Historical Sketch of Paxton, MA
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THE principal part of this town originally belonged to Rutland and Leicester, the line between which towns formerly passed a little north of where Paxton meeting house now stands. It was incorporated as a district by an act of the general court, by the name of Paxton, in 1763. The first settlements were made within its limits a few years after the settlement of Rutland and Leicester, which was about 1720. It is certain that before 1745 there were several families in the place, and some considerable improvements made

Among the early settlers were Josiah Livermore and his brother, Jason Livermore, and Abijah Bernie, from Weston. Near them were also William Thomson and one or two of his sons. The settlement of the town was never interrupted by Indian depredations, or by any other calamity, but gradually progressed till all the land was taken up. It is believed that this town was never constituted such by any direct legislative act; it, however, assumed full town privileges some time in the year 1776, when Mr. Abraham Smith was sent representative to the general court.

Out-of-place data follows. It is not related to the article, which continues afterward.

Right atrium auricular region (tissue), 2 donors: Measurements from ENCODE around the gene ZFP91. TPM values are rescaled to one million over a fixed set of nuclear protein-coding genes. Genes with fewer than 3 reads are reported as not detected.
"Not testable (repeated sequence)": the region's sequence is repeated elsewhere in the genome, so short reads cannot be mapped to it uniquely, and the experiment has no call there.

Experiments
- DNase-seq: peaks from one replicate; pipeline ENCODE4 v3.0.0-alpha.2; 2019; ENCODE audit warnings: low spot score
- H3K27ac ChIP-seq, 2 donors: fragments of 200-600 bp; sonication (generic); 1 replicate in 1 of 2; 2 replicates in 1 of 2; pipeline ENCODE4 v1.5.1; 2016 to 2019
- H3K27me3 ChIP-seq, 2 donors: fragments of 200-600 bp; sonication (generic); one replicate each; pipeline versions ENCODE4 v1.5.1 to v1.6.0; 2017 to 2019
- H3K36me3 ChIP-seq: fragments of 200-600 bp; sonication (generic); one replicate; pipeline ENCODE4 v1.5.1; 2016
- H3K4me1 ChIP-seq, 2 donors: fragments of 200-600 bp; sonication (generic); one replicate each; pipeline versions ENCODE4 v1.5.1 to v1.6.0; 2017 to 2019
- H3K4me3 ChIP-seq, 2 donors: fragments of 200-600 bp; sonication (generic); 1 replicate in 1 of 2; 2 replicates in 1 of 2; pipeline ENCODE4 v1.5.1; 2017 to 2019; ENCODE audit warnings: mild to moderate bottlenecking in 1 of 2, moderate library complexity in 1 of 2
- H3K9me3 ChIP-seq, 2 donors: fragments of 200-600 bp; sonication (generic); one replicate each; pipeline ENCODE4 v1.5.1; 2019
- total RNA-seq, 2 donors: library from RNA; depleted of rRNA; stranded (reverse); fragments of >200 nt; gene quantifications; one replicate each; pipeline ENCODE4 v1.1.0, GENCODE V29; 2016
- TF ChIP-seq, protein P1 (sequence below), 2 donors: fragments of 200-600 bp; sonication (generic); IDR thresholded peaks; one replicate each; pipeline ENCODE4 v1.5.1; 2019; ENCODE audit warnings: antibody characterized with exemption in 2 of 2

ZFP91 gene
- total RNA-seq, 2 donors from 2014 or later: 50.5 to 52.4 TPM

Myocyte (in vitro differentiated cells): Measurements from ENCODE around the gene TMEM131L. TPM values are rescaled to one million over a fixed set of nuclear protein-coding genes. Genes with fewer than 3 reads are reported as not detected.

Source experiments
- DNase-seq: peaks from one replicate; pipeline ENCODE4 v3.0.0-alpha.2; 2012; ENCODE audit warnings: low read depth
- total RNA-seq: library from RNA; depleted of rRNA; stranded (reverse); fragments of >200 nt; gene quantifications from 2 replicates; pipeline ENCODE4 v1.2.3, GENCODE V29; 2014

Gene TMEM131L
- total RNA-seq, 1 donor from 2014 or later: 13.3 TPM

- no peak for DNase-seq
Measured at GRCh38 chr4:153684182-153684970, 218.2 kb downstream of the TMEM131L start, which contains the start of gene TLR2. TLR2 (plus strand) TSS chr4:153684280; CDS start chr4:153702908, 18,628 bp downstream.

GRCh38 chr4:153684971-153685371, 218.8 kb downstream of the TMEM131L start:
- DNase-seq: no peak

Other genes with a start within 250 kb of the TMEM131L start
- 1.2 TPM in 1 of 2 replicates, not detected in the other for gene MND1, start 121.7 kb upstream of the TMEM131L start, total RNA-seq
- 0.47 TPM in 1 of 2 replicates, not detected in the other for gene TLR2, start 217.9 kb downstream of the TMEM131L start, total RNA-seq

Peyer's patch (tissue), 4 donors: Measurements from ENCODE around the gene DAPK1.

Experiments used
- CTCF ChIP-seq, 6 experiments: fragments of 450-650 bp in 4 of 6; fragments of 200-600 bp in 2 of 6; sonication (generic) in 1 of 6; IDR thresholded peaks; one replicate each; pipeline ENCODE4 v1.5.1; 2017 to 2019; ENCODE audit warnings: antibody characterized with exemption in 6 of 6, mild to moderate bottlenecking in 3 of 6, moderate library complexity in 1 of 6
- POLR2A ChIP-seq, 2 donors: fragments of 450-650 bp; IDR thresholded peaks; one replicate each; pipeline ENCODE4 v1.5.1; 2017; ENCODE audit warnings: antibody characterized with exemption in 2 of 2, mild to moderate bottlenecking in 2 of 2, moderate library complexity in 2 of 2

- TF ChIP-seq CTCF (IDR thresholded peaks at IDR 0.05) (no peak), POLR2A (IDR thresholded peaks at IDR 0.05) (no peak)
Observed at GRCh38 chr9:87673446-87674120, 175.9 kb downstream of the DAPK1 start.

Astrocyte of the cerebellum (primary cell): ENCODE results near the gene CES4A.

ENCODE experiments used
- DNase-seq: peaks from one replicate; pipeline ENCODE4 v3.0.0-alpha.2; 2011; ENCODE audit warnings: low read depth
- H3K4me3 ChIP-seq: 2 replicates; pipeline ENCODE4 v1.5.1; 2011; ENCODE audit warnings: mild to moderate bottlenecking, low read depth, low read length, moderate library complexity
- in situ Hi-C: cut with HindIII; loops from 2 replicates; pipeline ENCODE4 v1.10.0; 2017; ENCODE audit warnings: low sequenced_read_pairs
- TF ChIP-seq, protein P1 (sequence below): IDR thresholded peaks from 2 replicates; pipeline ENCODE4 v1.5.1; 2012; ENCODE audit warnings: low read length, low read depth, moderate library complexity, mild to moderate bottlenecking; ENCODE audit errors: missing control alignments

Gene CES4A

At the first meeting after the organization of the district, holden on the first of April, 1765, a vote passed to build a rneeting.house. which was accordingly erected the same year. Rev. Silas Biglow was ordained their first pastor. October 21, 1767. He continued but little more than two years in the office, being removed by death, Nov. 16, 1769, and was succeeded the next year by Rev. Alexander Thayer. The next minister was Rev. John Foster, who was ordained in 1785; his successor was Rev. Daniel Grosvenor, who was installed in 1794. The next pastor, Rev. Gains Conant, was ordained in 1808, and was succeeded in 1832 by Rev. Moses Winch. Mr. Winch was succeeded by Rev. James D. Farnsworth, in 1835.

The above is a southern view of the Congregational church in the central part of Paxton. This town is hilly, consisting of large swells of land, which on their summits are so levelled as to appear like plains, the acclivity in many instances being so slight and gradual as hardly to he perceived for a considerable extent on their tops. The two highest hills in the town are Turkey Hill and Asnebumskit Hill. From the top of the last-mentioned hill, in a clear day, the prospect is very extensive and delightful. Population, 619. Distance, 7 miles from Worcester, and 47 from Boston. In 1837, there were manufactured in this town 24,200 pairs of boots; value, $48,430; males employed, 53, females, 9.


FROM:
Historical Collections Relateing to the
History and Antiquities of
Every town in Massachusetts with
Geographical Descriptions.
By John Warner Barber.
Worchester
Published by Warren Lazell.
1848

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